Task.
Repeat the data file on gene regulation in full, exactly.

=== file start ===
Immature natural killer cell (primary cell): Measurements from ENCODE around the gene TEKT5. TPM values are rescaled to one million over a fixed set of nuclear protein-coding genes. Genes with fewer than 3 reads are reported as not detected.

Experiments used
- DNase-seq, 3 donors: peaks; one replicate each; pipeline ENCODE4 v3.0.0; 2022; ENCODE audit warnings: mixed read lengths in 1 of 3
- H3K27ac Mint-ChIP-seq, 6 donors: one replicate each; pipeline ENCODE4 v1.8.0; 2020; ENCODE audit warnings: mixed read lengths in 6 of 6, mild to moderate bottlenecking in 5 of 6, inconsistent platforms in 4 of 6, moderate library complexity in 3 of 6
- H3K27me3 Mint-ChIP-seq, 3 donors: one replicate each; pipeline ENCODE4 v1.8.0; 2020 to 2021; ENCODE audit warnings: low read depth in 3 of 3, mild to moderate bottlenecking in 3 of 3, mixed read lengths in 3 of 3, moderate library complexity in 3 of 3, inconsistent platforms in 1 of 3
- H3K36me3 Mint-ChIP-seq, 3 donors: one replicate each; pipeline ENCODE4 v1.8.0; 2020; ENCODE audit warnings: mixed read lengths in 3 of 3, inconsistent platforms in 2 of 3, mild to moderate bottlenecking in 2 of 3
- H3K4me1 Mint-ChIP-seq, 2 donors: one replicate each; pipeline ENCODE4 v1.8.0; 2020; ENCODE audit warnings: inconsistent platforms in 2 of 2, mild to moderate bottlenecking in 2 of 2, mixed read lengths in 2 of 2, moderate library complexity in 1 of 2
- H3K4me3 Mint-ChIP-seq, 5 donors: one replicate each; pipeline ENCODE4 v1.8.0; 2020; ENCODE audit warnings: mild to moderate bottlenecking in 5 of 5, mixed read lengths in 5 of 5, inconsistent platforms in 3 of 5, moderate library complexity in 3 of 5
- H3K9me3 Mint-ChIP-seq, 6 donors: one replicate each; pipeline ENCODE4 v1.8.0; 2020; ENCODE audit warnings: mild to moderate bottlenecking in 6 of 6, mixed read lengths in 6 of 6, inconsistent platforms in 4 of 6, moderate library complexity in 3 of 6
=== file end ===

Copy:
Immature natural killer cell (primary cell): Measurements from ENCODE around the gene TEKT5. TPM values are rescaled to one million over a fixed set of nuclear protein-coding genes. Genes with fewer than 3 reads are reported as not detected.

Experiments used
- DNase-seq, 3 donors: peaks; one replicate each; pipeline ENCODE4 v3.0.0; 2022; ENCODE audit warnings: mixed read lengths in 1 of 3
- H3K27ac Mint-ChIP-seq, 6 donors: one replicate each; pipeline ENCODE4 v1.8.0; 2020; ENCODE audit warnings: mixed read lengths in 6 of 6, mild to moderate bottlenecking in 5 of 6, inconsistent platforms in 4 of 6, moderate library complexity in 3 of 6
- H3K27me3 Mint-ChIP-seq, 3 donors: one replicate each; pipeline ENCODE4 v1.8.0; 2020 to 2021; ENCODE audit warnings: low read depth in 3 of 3, mild to moderate bottlenecking in 3 of 3, mixed read lengths in 3 of 3, moderate library complexity in 3 of 3, inconsistent platforms in 1 of 3
- H3K36me3 Mint-ChIP-seq, 3 donors: one replicate each; pipeline ENCODE4 v1.8.0; 2020; ENCODE audit warnings: mixed read lengths in 3 of 3, inconsistent platforms in 2 of 3, mild to moderate bottlenecking in 2 of 3
- H3K4me1 Mint-ChIP-seq, 2 donors: one replicate each; pipeline ENCODE4 v1.8.0; 2020; ENCODE audit warnings: inconsistent platforms in 2 of 2, mild to moderate bottlenecking in 2 of 2, mixed read lengths in 2 of 2, moderate library complexity in 1 of 2
- H3K4me3 Mint-ChIP-seq, 5 donors: one replicate each; pipeline ENCODE4 v1.8.0; 2020; ENCODE audit warnings: mild to moderate bottlenecking in 5 of 5, mixed read lengths in 5 of 5, inconsistent platforms in 3 of 5, moderate library complexity in 3 of 5
- H3K9me3 Mint-ChIP-seq, 6 donors: one replicate each; pipeline ENCODE4 v1.8.0; 2020; ENCODE audit warnings: mild to moderate bottlenecking in 6 of 6, mixed read lengths in 6 of 6, inconsistent platforms in 4 of 6, moderate library complexity in 3 of 6